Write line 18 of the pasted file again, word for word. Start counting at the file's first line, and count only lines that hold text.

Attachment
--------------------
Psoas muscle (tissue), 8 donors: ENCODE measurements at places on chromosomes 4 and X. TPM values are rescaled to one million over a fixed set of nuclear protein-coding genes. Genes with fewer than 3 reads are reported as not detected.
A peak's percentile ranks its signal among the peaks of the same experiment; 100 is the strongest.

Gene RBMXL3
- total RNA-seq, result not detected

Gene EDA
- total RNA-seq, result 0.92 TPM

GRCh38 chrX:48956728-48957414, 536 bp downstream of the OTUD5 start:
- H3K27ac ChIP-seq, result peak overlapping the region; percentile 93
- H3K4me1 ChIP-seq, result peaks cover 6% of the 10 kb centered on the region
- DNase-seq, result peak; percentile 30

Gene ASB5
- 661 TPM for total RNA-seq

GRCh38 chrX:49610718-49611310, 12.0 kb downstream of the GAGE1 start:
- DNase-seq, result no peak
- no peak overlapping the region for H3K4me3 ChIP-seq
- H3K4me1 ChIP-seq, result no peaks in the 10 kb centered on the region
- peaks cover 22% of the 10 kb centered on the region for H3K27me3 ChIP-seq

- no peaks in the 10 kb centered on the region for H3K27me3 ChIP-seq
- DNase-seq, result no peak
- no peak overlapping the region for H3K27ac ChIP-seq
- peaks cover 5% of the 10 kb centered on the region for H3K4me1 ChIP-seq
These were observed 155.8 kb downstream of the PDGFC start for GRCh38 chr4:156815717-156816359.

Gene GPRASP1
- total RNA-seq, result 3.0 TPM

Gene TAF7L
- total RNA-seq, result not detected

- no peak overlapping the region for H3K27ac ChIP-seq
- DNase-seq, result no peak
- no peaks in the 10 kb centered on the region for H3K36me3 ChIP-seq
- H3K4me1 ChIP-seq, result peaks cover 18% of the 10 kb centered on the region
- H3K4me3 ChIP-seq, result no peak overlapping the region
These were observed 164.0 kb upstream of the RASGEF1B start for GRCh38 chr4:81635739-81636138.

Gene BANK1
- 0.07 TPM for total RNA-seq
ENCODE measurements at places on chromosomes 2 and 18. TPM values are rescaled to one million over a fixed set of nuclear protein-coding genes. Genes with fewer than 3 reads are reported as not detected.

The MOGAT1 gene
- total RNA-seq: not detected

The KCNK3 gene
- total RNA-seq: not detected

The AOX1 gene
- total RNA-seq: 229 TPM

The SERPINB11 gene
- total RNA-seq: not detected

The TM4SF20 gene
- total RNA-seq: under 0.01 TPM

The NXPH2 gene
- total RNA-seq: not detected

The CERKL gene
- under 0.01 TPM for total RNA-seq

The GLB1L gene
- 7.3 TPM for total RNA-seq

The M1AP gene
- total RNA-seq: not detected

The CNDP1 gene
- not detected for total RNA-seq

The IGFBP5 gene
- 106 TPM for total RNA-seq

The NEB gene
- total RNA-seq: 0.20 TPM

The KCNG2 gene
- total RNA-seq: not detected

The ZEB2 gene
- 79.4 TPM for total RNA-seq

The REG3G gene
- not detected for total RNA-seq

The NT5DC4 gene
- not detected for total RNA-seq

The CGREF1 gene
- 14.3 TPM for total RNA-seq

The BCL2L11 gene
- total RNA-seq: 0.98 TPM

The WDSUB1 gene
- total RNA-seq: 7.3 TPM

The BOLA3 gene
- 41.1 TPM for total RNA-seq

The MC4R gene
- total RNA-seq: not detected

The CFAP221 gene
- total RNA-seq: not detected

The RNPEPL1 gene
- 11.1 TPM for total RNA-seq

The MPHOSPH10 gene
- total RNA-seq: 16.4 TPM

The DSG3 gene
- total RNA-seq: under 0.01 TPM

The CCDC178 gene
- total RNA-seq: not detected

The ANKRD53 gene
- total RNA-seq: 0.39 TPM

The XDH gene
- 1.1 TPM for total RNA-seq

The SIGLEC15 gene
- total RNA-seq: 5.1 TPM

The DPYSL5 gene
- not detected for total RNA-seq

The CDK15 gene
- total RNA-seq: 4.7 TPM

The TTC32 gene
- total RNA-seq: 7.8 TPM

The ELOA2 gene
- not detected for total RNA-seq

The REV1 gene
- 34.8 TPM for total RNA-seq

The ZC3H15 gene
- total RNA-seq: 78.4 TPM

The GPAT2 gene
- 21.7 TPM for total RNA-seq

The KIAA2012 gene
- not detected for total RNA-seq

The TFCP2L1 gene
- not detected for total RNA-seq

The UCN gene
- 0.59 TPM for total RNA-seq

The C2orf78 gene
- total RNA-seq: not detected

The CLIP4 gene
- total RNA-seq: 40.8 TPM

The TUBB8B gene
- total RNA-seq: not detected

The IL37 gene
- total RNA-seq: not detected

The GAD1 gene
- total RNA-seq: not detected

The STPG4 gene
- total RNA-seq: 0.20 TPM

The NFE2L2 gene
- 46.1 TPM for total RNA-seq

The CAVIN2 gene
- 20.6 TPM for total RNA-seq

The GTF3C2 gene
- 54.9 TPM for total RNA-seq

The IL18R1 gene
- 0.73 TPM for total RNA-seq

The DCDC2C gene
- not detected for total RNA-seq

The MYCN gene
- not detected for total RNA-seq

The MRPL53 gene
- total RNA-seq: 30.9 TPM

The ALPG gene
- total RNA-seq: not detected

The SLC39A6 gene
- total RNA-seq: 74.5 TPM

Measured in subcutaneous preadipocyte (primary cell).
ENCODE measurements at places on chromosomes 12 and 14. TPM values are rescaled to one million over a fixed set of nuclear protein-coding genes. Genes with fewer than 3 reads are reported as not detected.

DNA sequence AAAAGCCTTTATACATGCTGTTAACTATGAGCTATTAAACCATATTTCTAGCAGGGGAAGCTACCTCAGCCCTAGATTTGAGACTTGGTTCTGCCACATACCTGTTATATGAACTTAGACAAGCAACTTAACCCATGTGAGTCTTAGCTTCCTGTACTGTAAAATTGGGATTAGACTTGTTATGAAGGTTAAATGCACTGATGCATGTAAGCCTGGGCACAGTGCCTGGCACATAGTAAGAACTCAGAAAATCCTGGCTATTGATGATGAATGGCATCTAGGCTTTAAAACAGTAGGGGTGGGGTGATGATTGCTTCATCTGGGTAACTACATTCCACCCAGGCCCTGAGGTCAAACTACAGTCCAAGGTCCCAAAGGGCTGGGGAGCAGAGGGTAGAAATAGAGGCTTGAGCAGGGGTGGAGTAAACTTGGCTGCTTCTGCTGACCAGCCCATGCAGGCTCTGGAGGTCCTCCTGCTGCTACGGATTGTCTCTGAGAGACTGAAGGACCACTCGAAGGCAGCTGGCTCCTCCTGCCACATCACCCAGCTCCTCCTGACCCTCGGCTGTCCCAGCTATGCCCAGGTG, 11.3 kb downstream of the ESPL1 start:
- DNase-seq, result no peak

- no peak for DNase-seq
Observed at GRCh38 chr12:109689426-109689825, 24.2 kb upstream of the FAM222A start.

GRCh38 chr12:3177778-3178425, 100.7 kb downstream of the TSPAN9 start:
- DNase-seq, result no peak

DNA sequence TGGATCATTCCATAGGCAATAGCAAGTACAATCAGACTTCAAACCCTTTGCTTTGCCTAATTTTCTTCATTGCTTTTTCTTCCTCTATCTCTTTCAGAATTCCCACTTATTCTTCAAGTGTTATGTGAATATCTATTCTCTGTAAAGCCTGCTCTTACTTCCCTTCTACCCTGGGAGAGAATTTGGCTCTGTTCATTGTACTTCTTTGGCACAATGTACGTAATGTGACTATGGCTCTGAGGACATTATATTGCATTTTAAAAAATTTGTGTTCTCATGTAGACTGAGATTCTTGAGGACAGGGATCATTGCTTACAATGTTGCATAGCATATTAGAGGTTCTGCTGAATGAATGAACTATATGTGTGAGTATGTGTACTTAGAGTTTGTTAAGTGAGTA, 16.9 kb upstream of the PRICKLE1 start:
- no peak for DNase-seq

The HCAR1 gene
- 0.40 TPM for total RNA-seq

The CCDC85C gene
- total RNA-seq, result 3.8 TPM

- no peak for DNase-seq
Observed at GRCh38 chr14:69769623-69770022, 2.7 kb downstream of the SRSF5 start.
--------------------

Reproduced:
- no peaks in the 10 kb centered on the region for H3K27me3 ChIP-seq